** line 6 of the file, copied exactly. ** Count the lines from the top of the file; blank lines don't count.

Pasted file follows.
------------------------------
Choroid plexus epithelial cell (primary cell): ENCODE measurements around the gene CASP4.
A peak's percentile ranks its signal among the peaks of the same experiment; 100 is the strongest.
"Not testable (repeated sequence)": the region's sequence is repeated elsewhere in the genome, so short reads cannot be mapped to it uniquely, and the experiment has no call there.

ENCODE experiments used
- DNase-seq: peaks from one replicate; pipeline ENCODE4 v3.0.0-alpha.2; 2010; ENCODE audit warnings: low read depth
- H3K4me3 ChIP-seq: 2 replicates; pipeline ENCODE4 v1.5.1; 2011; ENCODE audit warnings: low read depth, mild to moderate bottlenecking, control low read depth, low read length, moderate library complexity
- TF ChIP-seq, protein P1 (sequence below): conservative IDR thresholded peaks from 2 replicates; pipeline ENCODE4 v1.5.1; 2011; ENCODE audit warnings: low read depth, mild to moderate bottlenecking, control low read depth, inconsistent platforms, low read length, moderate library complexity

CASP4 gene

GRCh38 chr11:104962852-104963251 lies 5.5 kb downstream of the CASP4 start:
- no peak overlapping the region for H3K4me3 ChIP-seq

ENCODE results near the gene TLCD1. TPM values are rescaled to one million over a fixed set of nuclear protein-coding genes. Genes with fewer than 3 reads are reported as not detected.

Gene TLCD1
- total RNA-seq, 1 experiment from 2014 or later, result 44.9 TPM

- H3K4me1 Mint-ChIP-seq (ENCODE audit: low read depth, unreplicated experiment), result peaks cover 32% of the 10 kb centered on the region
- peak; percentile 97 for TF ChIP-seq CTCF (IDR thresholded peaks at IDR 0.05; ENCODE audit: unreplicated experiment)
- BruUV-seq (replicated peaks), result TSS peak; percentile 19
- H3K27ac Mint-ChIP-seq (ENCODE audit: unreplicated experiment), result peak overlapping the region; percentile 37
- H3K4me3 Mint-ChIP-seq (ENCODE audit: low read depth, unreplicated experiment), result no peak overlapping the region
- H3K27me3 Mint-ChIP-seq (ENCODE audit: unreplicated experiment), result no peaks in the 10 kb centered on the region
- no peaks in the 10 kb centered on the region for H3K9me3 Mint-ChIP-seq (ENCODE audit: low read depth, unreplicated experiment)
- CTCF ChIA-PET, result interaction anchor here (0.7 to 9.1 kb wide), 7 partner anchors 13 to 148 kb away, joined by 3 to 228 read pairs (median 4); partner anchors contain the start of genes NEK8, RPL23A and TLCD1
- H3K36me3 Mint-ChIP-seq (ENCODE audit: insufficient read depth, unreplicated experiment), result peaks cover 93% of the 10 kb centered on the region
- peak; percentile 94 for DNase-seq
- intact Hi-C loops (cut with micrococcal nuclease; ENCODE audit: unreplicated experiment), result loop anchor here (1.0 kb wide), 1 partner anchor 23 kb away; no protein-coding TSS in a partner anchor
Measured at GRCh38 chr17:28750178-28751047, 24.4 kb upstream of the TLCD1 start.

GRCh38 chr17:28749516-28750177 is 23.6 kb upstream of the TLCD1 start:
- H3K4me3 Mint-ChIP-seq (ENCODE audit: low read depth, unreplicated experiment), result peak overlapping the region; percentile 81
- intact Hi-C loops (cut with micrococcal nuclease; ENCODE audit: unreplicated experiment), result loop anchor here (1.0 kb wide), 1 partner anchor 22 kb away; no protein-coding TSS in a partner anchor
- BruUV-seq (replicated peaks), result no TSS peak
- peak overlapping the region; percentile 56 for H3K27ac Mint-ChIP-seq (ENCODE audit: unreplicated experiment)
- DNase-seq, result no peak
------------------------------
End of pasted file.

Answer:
- H3K4me3 ChIP-seq: 2 replicates; pipeline ENCODE4 v1.5.1; 2011; ENCODE audit warnings: low read depth, mild to moderate bottlenecking, control low read depth, low read length, moderate library complexity